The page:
Alaska-Alberta Railway Development Corp., Bridging Finance Inc.’s largest borrower, has told clients it plans to file for creditor protection, creating more uncertainty for the 26,000 Bridging investors who are waiting to hear what will come of their money.
The railway company, which goes by A2A, owes $208-million to Bridging but has informed the private lender and others that it will seek creditor protection. Bridging also has a $109-million equity stake in the company, according to the lender’s own valuation.
A2A was created with a vision to build a railway between Fort McMurray and the ports of Alaska. The ambitious project is in its infancy and requires multiple approvals from governments and many First Nations communities before any construction can begin.
A2A also disclosed in its notice to creditors that it owes $12.7-million to two numbered companies controlled by Sean McCoshen, who is the driving force behind the railway project but who has faced scrutiny over the past few weeks because of alleged kickbacks paid to Bridging’s former chief executive. The Globe has also uncovered a trail of controversy throughout Mr. McCoshen’s dealmaking history.
Bridging is currently under the control of a receiver, PricewaterhouseCoopers LLP, following allegations the money manager improperly used investor funds to benefit some of its founders and executives. The Ontario Securities Commission is also investigating whether some Bridging officers and directors perpetrated a fraud on unitholders and whether certain officers made misleading or untrue statements to the regulator. The OSC has yet to announce formal allegations on these matters.
The receiver is currently reviewing Bridging’s loan portfolio, and it could take some time for investors to hear how much money they’re likely to get back. PwC has provided interim updates as it goes through the books, and its most recent report alleged Bridging’s former CEO, David Sharpe, asked an employee to delete thousands of emails amid queries from Ontario’s securities regulator. PwC also called for the repayment of the A2A loan, citing concerning irregularities.
In a letter to Bridging’s investors, PwC said it had identified a number of “issues of concern” with the A2A loan, citing transactions that “appear to be outside the normal course of business of Bridging.”
PwC found a dozen transfers of Bridging funds as part of the A2A loan since 2015, some of which were deposited in a numbered company controlled by Mr. McCoshen. The receiver noted it “has been unable to determine the commercial relationship” between the company and A2A.
PwC noted the numbered company is the same one the OSC alleges transferred $19.5-million to Mr. Sharpe’s personal chequing account between 2016 and 2019.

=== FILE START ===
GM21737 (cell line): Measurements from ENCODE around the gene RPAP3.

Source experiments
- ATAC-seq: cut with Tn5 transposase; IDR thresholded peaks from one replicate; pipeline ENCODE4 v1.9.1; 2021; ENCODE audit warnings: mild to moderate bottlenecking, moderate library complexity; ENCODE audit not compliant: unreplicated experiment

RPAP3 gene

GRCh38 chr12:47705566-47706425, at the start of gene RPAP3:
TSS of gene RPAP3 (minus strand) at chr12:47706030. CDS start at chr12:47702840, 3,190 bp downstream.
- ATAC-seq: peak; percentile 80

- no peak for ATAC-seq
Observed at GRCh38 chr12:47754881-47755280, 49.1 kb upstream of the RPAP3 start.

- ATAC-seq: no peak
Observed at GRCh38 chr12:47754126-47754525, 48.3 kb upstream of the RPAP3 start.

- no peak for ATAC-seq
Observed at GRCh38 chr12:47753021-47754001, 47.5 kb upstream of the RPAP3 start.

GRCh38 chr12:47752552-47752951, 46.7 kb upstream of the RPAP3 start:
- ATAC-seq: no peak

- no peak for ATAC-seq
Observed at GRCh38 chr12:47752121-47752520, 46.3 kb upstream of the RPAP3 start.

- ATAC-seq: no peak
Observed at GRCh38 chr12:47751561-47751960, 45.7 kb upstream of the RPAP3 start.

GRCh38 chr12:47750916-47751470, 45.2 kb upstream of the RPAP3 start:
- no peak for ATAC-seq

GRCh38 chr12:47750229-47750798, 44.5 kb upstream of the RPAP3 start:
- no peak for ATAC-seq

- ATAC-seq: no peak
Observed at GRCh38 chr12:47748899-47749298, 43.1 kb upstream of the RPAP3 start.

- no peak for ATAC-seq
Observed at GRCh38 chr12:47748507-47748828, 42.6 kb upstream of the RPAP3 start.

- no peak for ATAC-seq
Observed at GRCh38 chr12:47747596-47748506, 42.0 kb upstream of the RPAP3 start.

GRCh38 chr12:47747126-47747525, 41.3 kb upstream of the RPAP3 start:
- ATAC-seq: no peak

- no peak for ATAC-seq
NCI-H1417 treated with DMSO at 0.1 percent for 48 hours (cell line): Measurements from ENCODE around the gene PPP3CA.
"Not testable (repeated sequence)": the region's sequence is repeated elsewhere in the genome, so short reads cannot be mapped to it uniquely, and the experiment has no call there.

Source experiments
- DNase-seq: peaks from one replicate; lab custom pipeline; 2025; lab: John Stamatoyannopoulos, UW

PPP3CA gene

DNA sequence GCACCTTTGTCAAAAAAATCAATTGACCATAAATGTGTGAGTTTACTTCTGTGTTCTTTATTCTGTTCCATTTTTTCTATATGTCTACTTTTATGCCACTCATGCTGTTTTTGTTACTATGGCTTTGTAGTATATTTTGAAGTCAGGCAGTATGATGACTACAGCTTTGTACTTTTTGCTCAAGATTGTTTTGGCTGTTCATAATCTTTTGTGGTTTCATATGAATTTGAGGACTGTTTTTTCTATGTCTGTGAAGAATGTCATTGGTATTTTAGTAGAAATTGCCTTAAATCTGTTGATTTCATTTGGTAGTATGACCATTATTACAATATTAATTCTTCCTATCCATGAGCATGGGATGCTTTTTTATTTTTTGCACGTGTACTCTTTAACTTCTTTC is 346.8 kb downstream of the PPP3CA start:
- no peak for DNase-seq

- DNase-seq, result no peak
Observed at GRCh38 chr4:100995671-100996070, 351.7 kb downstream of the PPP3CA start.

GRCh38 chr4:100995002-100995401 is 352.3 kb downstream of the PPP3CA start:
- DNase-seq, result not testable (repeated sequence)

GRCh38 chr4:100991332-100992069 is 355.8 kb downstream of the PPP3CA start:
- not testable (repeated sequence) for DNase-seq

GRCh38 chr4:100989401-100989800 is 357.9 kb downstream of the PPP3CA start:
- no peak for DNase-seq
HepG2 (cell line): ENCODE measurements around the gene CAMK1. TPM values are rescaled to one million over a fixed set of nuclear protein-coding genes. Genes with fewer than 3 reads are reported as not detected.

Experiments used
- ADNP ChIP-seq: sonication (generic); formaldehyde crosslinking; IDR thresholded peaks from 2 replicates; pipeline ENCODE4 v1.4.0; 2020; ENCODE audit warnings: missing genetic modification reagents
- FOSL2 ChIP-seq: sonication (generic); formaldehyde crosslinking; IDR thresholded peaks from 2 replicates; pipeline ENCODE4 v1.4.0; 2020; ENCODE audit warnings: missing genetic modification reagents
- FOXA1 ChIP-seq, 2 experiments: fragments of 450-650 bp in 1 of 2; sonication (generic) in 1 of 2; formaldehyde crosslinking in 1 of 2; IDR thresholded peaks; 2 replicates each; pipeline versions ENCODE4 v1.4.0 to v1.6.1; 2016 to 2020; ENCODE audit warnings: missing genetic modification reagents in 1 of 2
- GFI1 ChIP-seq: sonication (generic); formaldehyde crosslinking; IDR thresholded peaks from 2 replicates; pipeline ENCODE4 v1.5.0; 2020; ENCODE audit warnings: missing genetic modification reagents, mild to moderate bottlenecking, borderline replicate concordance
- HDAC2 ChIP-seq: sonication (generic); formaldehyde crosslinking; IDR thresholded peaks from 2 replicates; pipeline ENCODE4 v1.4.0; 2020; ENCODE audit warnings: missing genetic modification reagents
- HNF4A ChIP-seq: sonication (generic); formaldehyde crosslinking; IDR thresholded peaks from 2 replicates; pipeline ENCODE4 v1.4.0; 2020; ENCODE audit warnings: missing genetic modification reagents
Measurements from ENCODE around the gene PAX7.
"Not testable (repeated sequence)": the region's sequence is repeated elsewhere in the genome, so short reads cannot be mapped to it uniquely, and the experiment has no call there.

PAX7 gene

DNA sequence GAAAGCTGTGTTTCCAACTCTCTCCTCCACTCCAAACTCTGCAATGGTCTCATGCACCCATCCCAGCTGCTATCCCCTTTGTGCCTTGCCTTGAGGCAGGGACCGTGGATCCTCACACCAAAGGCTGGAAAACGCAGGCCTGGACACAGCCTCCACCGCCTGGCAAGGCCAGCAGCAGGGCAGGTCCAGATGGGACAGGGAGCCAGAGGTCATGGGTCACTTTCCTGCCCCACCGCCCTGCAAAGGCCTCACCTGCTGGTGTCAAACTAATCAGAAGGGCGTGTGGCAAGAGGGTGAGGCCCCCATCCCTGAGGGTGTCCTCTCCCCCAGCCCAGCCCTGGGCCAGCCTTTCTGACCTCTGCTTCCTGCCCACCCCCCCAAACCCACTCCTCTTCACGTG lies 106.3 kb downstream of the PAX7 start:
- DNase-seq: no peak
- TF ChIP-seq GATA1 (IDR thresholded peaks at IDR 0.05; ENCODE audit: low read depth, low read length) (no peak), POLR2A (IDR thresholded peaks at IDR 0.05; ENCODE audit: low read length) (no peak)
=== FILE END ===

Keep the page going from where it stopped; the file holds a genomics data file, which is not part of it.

PwC has also found documents that show a $25.5-million transfer of Bridging funds to A2A was sent directly to a personal bank account of Mr. McCoshen.
The numbered company and the name “Sean McCoshen” are two of the search terms that were used when Bridging was looking for emails to be deleted, PwC alleges.
The receiver has sought to question Mr. McCoshen about these transactions but was informed that he was unable to respond because he is too ill. PwC asked for proof of his medical condition but as of last week had received none.
A2A’s creditor protection filings, which have been posted by a proposed trustee, are dated June 18 and include a signature. A source familiar with Mr. McCoshen’s business activities said the signature was his.
A2A has fallen into disarray in recent weeks, culminating in its intention to file for creditor protection, which was first reported by industry publication Insolvency Insider.
Lately the company has been hit with employee departures. Its legal counsel has resigned, as has J.P. Gladu, the former head of the Canadian Council for Aboriginal Business, who signed on as A2A’s president and worked to engage Indigenous communities, whose support is crucial for the railway’s development.
Mr. Gladu sent in his resignation letter on June 2, which was obtained by The Globe. “The events over the past month concerning Bridging Finance Inc. have significantly compromised the vision of A2A Rail and put the project’s future in immediate peril,” he wrote in the letter. “The uncertainty emerging out of recent events have undermined the carefully constructed relationships I have worked hard to build with the Indigenous peoples and governments of the Canadian Northwest.”
In mid-May, the railway developer told the receiver it expects to have $1-million in cash on hand after making some payments.
A2A’s pending filing for creditor protection isn’t the first for Bridging Finance’s largest loans this year. In January, Allied Track Services Inc. also filed for creditor protection, with hopes of selling the business to someone who could right-size its balance sheet.
The company started out as an Ontario family business focused on industrial railway construction, and over time, it morphed into a multinational company with divisions such as track signalling and timber bridge repair. Bridging became Allied’s lead lender in recent years, extending roughly $100-million in debt.
Yet by the start of 2021, Allied’s track maintenance division was deep in the red. In January, an external review valued Allied’s assets at around $40-million, less than half the size of Bridging’s loan.
Despite running a sales process, none of the 106 prospective purchasers who were approached submitted a formal bid, and in April, Bridging had to swap its debt for equity in Allied – which no one else seemed to want.
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